Annual Branch Meeting & Triennial General Meeting  
  "An Irish Ecclesiastical By-way   
   - The rise and fall of a minority Christian Tradition"  
  Bishop McDowell with CIMS Officers  

The evening commenced with the Triennial General Meeting chaired by CIMS Chairman, the Rt Revd Alan Abernethy. Officers and Executive Committee members were elected for the three years commencing 1 Sept 2013 and a Report and Financial Accounts for the previous three years were received.

This was followed by a talk by the Rt Revd John McDowell The title for the talk gave little clue to the subject for the evening. He began his story in France on the 14 July 1789 when citizens of Paris stormed the Bastille. The Revolution which followed championed the supremacy of human reason over dogmatic faith in a heavenly God. The bloodshed and the terror which engulfed France appalled the people of England on the other side of the English Channel. This adverse reaction was best articulated by a remarkable Irishman, Edmund Burke, in a book which made him famous: “Reflections on the Revolution in France”.


Bishop Alan Abernethy (CIMS Chairman), Bishop John McDowell (Speaker),
the Very Revd Gregory Dunstan (CIMS General Secretary),
Canon Robert Jones (Rector of Malone), Charles Jury (Malone Branch Chairman),
Arthur Macartney (CIMS Hon Lay Sec)

The aversion in England to events in France strengthened social institutions in England as well as the established Anglican Church, The Church of England. However it was not about this that Bishop McDowell wished to speak. Besides the strengthening of the established churches in England caused by revulsion to the horrors of the French Revolution other smaller Christian sects flourished and it was one of these was the subject of the Bishop’s talk.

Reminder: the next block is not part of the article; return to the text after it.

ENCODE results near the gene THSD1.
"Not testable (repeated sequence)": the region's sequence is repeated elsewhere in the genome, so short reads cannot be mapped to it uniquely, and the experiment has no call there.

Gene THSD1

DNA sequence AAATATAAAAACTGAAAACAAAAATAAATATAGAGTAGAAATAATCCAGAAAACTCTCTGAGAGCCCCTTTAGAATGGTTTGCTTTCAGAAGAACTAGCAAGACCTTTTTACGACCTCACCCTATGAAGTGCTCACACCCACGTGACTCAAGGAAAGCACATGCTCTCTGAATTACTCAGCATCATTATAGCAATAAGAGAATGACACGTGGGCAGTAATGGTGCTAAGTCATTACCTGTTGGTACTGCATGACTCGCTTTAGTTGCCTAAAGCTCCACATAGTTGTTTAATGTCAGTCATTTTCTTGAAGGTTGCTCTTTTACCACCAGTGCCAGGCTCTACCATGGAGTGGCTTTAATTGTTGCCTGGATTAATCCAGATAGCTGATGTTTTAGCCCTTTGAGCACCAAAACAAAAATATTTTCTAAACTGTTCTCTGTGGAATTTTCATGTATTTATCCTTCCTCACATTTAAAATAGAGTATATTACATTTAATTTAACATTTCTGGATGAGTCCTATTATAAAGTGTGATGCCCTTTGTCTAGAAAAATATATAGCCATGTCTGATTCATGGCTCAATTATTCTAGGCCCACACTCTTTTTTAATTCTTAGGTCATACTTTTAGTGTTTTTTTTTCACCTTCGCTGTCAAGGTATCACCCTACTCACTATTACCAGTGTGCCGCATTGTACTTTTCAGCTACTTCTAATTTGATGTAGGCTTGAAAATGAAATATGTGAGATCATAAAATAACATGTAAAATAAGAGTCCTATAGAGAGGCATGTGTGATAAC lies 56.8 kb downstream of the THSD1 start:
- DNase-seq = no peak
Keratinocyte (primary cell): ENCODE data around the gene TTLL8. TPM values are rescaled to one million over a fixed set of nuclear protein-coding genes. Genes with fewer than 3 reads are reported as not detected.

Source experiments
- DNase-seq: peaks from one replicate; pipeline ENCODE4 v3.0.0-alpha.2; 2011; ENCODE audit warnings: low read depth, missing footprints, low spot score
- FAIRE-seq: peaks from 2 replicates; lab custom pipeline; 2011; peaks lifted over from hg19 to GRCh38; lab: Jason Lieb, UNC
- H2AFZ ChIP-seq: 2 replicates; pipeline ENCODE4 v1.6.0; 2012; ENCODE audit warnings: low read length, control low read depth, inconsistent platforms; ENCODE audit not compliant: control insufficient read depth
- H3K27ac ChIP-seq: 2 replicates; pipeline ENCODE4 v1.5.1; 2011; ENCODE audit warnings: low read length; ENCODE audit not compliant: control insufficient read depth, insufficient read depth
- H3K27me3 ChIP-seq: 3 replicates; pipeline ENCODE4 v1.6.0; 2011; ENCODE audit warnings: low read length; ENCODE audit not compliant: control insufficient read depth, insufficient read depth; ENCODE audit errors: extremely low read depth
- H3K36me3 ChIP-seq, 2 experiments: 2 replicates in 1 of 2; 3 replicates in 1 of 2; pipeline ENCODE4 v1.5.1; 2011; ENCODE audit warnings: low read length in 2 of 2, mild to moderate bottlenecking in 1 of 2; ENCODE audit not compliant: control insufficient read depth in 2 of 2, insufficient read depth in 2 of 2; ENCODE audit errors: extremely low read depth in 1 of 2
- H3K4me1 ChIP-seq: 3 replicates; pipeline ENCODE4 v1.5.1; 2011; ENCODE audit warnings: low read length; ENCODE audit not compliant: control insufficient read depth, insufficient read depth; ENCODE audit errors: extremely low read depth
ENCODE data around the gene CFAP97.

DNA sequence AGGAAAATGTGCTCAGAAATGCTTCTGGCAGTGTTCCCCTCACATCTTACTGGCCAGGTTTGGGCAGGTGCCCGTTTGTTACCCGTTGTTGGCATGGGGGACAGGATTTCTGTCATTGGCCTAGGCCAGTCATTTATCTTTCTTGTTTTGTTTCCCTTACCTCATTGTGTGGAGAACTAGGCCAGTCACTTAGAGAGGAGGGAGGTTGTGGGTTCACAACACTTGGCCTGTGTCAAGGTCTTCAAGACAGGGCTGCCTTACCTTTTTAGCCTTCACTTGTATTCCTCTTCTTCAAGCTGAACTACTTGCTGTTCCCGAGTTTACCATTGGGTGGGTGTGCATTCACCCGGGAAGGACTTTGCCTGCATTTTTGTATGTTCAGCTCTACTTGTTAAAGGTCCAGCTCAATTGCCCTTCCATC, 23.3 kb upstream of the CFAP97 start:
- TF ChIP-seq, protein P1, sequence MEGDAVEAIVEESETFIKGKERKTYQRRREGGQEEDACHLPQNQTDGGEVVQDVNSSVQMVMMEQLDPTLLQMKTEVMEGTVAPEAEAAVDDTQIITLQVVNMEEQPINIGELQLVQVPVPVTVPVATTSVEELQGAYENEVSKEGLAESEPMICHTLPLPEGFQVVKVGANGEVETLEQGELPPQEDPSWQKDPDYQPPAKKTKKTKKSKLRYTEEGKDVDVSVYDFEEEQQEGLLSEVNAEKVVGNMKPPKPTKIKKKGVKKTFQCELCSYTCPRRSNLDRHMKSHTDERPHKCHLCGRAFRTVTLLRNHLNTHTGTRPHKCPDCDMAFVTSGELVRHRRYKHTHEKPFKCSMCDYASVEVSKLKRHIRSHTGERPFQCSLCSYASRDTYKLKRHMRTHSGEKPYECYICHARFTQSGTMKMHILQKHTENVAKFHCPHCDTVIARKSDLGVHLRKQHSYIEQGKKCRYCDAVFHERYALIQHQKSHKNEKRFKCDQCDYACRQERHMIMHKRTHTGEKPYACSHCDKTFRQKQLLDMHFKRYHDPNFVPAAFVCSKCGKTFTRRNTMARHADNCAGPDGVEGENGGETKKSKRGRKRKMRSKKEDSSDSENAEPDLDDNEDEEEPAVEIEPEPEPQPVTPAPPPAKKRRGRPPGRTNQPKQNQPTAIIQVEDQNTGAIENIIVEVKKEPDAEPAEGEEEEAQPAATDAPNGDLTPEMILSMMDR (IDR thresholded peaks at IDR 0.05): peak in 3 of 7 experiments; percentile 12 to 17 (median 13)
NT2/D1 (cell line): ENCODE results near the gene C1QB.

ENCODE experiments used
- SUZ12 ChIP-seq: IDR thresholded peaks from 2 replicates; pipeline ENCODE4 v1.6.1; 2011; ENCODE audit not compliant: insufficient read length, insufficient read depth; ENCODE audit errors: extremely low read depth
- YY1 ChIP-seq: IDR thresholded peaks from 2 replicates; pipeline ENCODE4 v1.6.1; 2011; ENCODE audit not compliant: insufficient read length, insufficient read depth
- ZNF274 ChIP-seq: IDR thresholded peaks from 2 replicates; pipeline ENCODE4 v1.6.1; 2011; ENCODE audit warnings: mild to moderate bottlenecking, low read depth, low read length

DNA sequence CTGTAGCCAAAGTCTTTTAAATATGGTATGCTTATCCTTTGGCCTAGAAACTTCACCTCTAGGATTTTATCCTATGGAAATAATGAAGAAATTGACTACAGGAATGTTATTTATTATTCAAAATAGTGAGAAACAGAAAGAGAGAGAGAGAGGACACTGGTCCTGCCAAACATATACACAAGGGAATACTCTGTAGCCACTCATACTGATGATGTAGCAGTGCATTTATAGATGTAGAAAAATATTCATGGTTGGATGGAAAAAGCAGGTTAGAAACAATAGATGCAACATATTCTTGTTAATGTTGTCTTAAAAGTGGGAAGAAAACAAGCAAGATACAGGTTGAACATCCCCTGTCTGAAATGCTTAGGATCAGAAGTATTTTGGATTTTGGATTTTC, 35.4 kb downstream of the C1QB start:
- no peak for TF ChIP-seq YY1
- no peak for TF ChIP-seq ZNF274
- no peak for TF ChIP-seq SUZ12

The Rt Revd John McDowell, Bishop of Clogher  

In 1819, four years after the defeat of Napolean at Waterloo, there was a wealthy man called Henry Drummond, a banker who had been educated at Harrow and Oxford and was a Member of Parliament and very much a member of the English established class. Uncommon for people of his class Drummond was a deeply religious man and like many religious men of his time consumed by interest in “Lost Things” and the ”end of the world”. Between 1826 and 1830 he organised in his home in Kent what became known as the Aldbury Conferences. At these assemblies the Bible was studied, especially the Book of Revelation.

He gathered together a group of influential interested people to help him. They elected 12 Apostles to oversee their activities. Drummond hoped that what he had begun would not become a sect. However the 1851 Census asked to what church you belong and they replied “The One, Holy and Catholic Church”, which a clerk in the Census Office shortened to “The Catholic Apostolic Church” by which they became officially known.

There were two churches in Ireland, one in Dublin and the other in Cromwell Road, off Botanic Avenue in Belfast. The Belfast Church opened in 1886 and its last priest, a most Saintly man called Milward, died in 1946. The last to be married in the Belfast church were Elizabeth Laws McQuillan and William James Frederick McDowell, the Bishop’s mother and father, and the last two children to be baptised were Robert Gyle McDowell and Frances Jane McDowell, the Bishop’s older brother and sister.

Talk by Bishop McDowell


The Rt Revd John McDowell

Bishop of Clogher

  Members listen to Bishop McDowell